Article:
Wednesday, 26 January 2011

GLUCKSMAN: Field of Vision

FIELD OF VISION 

“The world we see in these works of art is both remembered and imagined.”  So says one of the wall blurbs at Field of Vision, an exhibition, curated by Fiona Kearney from the UCC Art Collection and currently showing at the Glucksman.

Dreams  too feature here and one of the first paintings you see is “Van Gogh (Winter) , from a dream” by Tony O'Malley. Quite a shock to see the Dutch master in a wintry Irish landscape, such  a contrast to his normal colours.

The exhibition invites you “to see deeper into the country than you expected”. That shouldn’t be too hard for us, as most of us are only a generation or two, often only a mile or two, away from that countryside. Still you have to make the effort, cross the bounds.

As one very familiar with the bull and the boar in the farmyards and fields between Glanmire and Glounthaune for well over a decade, I did immediately like John Behan’s sculpture of a rugged bull. Had several encounters with those muscled monsters.

Stopped a while also at Brian Lalor’s “Parting Day”. Looks like a pretty Irish countryside cliché, with the village dominated by the church (a bit like Glounthaune) and two people winding their way home at the day’s end. But there is something about the shadows here. I will to have to take another look.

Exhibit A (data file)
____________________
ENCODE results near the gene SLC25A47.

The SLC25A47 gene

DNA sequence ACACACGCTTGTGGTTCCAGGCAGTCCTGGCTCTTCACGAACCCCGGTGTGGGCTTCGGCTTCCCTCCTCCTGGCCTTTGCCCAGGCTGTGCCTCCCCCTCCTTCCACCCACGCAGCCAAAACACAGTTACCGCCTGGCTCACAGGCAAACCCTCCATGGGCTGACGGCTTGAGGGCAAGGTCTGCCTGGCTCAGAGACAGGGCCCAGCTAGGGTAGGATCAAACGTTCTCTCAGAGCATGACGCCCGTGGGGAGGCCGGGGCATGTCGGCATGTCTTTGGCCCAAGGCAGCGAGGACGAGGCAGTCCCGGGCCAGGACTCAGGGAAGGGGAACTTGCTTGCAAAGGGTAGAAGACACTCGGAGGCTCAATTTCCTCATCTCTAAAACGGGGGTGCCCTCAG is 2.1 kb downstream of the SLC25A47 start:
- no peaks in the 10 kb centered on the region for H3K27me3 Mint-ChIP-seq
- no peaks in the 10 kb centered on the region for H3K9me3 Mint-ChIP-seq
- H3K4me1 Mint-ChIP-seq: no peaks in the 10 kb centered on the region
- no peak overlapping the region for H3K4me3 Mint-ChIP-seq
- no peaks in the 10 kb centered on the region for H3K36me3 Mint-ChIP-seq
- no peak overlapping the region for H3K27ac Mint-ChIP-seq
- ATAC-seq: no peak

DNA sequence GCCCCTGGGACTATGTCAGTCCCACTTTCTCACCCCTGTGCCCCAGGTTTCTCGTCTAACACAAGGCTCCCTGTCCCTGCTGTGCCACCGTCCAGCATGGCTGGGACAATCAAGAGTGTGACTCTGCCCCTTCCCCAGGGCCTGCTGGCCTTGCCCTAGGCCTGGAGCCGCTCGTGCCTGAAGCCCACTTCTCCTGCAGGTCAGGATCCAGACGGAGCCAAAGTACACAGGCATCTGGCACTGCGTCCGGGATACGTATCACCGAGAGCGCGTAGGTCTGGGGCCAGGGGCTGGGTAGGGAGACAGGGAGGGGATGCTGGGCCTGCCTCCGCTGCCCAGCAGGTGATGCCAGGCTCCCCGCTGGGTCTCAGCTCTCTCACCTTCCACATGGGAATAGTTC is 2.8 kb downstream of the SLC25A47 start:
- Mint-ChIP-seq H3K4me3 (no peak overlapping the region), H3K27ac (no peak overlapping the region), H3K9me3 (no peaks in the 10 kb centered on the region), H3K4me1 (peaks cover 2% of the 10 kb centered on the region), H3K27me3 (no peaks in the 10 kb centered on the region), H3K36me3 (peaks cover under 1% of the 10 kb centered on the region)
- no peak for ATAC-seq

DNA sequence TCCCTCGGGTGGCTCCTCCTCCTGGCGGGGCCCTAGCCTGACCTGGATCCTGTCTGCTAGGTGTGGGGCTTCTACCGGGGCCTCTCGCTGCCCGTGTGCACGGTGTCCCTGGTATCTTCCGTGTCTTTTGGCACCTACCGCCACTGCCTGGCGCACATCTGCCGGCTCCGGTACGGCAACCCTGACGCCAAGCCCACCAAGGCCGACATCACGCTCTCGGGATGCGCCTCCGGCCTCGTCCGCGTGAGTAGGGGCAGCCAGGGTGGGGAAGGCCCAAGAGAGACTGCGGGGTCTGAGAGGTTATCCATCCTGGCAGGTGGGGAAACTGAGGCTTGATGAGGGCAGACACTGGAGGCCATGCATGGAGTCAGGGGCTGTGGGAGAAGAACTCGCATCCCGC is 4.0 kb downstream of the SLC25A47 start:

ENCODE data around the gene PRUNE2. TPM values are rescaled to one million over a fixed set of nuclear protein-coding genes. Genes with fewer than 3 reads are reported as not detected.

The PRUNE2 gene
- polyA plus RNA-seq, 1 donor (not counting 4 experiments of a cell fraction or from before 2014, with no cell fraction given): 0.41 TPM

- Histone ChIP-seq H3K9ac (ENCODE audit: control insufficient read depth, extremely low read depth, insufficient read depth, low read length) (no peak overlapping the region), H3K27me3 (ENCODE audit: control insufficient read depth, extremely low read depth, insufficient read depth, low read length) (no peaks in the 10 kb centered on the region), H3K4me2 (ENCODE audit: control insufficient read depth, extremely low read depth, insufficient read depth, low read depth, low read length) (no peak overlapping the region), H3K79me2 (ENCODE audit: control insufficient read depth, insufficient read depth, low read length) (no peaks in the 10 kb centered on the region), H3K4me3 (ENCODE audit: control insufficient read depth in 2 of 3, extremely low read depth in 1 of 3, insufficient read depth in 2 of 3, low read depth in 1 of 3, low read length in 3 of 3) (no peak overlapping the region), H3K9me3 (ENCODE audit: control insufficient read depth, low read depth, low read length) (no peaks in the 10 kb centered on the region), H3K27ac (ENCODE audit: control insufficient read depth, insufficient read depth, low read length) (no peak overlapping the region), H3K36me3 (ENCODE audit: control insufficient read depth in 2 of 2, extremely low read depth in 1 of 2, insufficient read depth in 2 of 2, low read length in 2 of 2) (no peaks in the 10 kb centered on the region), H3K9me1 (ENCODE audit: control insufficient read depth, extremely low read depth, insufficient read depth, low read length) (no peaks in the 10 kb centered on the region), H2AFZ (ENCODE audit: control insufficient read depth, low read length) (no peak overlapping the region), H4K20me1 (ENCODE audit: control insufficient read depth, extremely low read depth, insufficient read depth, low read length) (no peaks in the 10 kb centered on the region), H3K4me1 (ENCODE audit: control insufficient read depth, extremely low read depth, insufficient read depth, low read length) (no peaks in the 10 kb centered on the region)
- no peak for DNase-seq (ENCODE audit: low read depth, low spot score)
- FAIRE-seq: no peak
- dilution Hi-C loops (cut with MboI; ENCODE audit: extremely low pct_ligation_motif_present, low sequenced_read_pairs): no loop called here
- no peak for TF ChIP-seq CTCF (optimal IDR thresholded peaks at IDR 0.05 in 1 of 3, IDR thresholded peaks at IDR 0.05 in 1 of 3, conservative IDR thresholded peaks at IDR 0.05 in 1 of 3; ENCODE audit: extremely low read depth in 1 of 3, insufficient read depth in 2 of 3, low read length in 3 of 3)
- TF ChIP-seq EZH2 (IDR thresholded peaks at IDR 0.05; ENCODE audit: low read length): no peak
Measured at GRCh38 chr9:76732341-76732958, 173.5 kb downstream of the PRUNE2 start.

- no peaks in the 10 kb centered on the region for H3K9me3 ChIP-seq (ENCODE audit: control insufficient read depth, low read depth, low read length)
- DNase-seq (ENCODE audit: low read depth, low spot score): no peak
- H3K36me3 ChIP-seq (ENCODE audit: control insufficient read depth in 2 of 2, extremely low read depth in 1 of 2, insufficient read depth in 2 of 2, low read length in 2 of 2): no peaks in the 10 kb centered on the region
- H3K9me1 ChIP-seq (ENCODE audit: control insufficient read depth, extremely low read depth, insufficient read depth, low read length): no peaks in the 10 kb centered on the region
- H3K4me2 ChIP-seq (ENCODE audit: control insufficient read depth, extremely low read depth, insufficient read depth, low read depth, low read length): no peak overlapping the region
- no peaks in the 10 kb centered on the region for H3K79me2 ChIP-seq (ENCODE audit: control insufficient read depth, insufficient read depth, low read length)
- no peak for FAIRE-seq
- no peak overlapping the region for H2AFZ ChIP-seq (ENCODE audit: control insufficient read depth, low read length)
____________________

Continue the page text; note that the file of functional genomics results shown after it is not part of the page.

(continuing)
Never seen a horse like Basil Blackshaw’s in an Irish field! Maybe you might dream one up when lying in the long summer grass, the white clouds herding overhead. This large scale animal reminds me of the famous cave paintings in Lascaux, though maybe not as big.

I was engaged here for a while and quite happy to have visited this unheralded show. The landscape means different things to different people. For a different view, a younger one, see here  They preferred the show upstairs “Schooldays” while I preferred this one, a floor below.

Artists: Andrew Boyd, Basil Blackshaw, Billy Foley, Katherine Boucher Beug, Brian Lawlor, Albert Irwin, Nancy Wynne-Jones, Anne Madden, Patrick Collins, Barrie Coooke, John Behan, Martin Gale, Tony O’Malley, Charles Tyrell, Jill Denis.

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